Tag Archives: Cooking

You Gotta Panna Cotta

I think I have expressed my affection for custards several times before on this blog. And as the custard-making foods like eggs and cow dairy go AWOL from my diet and join the Allergy-Bad-They-Want-to-Kill-Me camp, it’s really nice to find some custards that I can actually eat.

Panna cotta is truly dreamy. I don’t think my recipe is dreamy, but I think it’s as close as I’m likely to get for a while. My next attempts with panna cotta will probably be in the savory category and include chevre and bacon, something along these lines. I think the chevre would give it the richness and mouth feel I’m craving.

For now, this works pretty darn good. I’m sorry it’s not vegan. I worked on this for a while, so I kind of ran out of steam to go that extra mile. However, I’m sure now that it could be done by a determined vegan using arrowroot powder, nut or rice milk, and coconut milk. If you come up with something, do let me know. I can no longer experiment with this recipe because I’ve eaten twice my body weight in coconut milk this month.

Panna Cotta for the Cow-Allergic

1/2 c goat milk

all but 3/4 tsp of a gelatin packet

1 can of coconut milk

1/4 c agave syrup

pinch of salt

1 tsp coconut or vanilla extract (depending on your end flavor goal)

1/4 c sheep yogurt

Put the goat milk in a bowl and gently sprinkle the gelatin over it. Let that stand for about 10 minutes or so to soften the gelatin, like so:

Gelatin in Goat Milk

In a saucepan, heat one can of coconut milk with a pinch of salt over medium heat until it just comes to a boil. Remove from heat and add 1/4 c agave syrup and 1 tsp of extract. Whisk in the goat milk-gelatin mixture.

When the mixture is warm-ish, add 1/4 c of sheep yogurt (I find it’s less tangy than goat, and here you want less tangy; otherwise, this just ends up tasting like stiff yogurt). Pour this mixture into ramekins and refrigerate overnight.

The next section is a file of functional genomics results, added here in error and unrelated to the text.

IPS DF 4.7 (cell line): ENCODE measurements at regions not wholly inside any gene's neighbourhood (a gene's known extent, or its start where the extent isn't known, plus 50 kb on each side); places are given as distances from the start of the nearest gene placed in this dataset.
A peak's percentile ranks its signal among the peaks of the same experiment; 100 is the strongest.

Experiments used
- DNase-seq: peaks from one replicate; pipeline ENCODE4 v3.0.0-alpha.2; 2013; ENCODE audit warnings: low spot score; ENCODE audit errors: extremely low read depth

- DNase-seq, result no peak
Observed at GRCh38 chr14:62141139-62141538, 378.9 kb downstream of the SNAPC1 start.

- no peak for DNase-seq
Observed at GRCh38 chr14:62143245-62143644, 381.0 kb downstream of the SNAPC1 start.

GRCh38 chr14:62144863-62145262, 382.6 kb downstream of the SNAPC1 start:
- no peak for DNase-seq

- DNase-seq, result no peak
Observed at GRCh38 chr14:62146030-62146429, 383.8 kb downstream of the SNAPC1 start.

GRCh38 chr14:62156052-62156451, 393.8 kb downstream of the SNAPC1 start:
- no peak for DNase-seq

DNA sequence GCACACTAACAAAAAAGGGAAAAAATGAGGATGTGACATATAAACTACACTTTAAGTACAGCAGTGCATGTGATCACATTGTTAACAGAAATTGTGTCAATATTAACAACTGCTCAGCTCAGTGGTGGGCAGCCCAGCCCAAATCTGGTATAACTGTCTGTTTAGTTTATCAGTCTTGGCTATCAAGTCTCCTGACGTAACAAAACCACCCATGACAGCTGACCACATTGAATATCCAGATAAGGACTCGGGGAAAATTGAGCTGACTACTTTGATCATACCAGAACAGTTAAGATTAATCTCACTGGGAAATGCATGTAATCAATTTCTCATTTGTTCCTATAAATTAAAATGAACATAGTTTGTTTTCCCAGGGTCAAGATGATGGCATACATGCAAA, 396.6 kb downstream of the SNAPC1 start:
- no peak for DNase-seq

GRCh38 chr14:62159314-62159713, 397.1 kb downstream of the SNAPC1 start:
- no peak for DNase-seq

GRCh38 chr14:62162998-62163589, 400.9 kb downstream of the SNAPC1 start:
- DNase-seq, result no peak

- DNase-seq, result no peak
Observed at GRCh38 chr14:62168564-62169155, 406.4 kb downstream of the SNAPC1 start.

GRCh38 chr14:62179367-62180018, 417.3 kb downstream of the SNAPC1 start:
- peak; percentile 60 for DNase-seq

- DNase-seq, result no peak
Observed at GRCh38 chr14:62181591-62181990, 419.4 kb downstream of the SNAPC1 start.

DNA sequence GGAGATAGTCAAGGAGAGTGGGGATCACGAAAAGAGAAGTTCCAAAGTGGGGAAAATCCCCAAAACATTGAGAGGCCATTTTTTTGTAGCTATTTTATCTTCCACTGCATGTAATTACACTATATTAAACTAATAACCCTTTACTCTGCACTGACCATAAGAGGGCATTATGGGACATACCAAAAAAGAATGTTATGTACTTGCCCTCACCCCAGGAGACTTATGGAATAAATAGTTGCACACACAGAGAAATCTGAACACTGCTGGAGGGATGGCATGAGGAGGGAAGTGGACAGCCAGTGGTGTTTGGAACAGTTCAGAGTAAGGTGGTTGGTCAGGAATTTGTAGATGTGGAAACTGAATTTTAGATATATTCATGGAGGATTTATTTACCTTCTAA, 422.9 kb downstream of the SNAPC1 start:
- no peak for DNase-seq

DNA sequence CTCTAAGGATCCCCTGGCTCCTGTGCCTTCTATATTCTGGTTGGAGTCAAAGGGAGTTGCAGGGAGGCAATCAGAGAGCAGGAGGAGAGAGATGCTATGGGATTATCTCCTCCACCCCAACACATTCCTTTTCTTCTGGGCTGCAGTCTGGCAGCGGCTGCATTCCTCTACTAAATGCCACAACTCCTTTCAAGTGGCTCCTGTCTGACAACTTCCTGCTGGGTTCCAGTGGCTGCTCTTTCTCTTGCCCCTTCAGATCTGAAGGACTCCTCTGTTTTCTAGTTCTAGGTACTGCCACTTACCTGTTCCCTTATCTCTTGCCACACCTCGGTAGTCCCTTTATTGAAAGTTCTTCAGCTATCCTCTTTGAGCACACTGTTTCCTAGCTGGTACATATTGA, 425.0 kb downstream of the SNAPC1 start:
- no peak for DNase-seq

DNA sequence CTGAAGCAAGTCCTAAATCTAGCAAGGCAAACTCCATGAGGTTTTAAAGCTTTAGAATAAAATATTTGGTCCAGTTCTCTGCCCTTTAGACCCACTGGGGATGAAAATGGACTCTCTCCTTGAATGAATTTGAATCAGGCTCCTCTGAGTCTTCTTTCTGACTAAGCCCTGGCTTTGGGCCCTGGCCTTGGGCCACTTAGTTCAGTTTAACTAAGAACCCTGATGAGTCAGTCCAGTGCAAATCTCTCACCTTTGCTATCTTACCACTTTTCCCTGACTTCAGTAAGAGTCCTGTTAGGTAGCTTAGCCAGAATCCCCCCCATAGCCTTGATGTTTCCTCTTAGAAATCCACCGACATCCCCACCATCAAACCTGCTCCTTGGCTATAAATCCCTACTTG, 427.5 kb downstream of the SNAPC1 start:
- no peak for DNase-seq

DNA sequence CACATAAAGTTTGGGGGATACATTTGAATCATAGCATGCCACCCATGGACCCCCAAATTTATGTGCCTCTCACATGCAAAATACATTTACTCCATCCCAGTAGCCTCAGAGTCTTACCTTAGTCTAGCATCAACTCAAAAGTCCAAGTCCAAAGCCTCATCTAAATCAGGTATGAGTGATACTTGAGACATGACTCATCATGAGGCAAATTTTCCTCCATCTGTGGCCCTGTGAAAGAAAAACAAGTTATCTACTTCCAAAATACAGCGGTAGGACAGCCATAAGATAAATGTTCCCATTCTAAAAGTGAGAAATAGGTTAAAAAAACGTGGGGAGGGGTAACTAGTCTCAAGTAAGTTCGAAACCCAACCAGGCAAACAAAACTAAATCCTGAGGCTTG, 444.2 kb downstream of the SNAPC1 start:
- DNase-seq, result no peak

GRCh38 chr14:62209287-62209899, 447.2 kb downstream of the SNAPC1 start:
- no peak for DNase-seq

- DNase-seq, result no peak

Important Note: You really need to let it sit if not overnight, then several hours or it won’t gel correctly. You don’t want it stiff. You want it to just hold together and be lovely.

To serve, either eat it straight from the ramekin, like so:

Panna Cotta in Ramekin

Or add some fruit on the side or a quince glaze, thusly:

Panna Cotta with Quince Glaze

Or, my favorite, add some chocolate sauce for a little Mounds bar theme. If you can eat almonds, sprinkle some of those around and call it Almond Joy Panna Cotta.

If you’re going to eat it out of the ramekins, dislodging it can be tricky. First, hold a warm cloth to the ramekin for a few seconds. Next, run a sharp knife around the edge. Then put a plate face down on top of the ramekin. You see where we’re going with this right? Now turn the whole thing upside down to plop the panna cotta onto the plate. Your goal is something like this:

Mounds Panna Cotta

Mmmm

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Filed under Cooking, food, Food allergies, Glorious Food, goat/sheep cheese, Recipes

How to Make Really Bad Marmalade

  1. Start with beautiful Seville oranges and a few lemons. Place them on your fabulous new bamboo countertop.
    Oranges
  2. Follow the recipe from one of your favorite cookbooks, Mary Anne Dragan’s Well Preserved.
  3. Cut the oranges into the tiniest darn slivers you can possibly manage. These? These are way too big. Don’t do it like this.
    Oranges Slivered for Marmalade